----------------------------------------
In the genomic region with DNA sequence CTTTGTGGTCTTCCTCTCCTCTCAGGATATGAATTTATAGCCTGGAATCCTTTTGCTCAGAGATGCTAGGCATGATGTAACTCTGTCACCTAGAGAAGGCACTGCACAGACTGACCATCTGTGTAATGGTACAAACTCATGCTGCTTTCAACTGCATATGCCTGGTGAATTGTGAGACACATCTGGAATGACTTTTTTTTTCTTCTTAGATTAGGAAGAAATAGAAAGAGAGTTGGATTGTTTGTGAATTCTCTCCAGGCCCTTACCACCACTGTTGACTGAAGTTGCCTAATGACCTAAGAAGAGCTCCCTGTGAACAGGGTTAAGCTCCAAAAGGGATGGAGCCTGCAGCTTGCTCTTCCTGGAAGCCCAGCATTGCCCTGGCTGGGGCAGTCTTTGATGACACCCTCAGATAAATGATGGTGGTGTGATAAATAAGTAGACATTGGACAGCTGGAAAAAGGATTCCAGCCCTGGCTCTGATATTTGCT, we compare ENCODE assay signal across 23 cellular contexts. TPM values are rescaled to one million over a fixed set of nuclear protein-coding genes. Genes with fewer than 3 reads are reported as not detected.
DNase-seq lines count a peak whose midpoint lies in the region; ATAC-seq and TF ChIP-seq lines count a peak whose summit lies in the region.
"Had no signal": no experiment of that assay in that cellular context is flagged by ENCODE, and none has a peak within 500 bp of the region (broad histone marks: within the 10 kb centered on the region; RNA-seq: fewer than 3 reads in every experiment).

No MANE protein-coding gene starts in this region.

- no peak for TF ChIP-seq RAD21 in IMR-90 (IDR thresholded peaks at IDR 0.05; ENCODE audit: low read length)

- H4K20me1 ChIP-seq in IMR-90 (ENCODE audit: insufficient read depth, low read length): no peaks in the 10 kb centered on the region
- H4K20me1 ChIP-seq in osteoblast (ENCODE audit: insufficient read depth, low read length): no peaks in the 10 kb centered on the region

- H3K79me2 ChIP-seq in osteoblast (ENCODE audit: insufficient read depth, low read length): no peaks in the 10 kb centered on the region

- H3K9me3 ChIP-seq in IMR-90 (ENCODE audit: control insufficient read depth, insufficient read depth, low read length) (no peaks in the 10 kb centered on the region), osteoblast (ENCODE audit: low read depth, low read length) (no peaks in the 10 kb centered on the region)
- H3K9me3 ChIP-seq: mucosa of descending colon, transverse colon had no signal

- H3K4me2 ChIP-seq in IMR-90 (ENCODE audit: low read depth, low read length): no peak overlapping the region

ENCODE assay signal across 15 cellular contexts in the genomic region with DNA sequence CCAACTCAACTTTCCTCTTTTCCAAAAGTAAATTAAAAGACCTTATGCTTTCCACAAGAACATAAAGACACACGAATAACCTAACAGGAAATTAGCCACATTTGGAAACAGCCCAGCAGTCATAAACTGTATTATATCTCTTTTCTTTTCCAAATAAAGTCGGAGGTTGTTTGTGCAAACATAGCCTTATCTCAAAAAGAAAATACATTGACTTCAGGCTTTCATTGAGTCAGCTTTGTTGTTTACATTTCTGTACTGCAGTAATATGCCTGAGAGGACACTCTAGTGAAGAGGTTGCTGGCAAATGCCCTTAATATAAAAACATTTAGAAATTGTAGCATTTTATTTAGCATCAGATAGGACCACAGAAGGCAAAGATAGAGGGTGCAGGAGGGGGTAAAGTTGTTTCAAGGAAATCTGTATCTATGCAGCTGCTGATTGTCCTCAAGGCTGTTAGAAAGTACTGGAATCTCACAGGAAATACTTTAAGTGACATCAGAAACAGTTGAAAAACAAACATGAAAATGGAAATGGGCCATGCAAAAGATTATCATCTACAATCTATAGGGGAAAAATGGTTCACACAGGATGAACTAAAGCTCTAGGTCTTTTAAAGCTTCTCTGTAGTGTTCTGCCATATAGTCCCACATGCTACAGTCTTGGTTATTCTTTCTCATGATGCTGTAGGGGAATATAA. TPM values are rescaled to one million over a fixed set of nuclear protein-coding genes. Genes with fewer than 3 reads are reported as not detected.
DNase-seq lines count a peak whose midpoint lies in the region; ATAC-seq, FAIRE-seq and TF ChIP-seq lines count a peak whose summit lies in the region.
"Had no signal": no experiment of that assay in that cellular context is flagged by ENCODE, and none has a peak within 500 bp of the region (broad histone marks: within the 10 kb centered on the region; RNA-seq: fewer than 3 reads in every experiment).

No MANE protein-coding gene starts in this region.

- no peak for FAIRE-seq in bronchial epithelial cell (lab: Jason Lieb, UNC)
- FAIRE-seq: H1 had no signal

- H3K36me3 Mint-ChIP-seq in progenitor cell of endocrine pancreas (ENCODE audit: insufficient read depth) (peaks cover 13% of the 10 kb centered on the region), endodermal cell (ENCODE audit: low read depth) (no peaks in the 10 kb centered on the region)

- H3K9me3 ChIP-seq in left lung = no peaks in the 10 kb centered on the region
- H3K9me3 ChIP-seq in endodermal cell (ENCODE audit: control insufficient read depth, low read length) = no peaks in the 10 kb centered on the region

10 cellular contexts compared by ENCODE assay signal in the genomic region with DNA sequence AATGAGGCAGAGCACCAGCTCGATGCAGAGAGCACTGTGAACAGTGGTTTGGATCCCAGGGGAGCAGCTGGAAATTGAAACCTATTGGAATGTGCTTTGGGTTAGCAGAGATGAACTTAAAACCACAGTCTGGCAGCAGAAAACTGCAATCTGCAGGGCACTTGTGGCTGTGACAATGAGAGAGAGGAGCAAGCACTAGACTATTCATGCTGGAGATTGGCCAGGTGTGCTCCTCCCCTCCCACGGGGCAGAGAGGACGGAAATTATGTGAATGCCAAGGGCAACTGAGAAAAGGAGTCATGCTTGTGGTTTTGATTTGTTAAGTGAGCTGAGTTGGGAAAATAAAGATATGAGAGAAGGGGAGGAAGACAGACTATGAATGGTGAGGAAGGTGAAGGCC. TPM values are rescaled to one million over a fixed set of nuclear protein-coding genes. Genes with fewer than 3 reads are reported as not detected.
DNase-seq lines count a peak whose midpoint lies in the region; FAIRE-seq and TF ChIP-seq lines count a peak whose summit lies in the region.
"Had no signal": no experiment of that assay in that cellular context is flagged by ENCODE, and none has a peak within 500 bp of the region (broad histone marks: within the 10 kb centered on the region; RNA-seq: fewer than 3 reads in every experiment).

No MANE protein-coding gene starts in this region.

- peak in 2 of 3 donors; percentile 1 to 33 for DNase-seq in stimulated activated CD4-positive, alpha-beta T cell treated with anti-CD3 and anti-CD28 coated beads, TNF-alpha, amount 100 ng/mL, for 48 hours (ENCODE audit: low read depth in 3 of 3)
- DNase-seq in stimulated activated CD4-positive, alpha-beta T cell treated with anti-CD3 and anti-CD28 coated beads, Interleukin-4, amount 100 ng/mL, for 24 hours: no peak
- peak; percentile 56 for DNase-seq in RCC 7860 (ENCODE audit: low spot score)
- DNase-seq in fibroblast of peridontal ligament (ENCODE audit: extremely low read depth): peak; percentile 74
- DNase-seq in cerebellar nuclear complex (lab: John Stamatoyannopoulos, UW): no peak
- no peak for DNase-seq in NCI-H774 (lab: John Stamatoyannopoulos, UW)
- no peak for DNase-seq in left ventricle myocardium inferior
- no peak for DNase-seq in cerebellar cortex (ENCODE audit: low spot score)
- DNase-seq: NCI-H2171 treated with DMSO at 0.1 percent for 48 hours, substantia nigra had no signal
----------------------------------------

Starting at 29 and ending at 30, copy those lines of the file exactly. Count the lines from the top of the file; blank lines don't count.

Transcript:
- DNase-seq in cerebellar nuclear complex (lab: John Stamatoyannopoulos, UW): no peak
- no peak for DNase-seq in NCI-H774 (lab: John Stamatoyannopoulos, UW)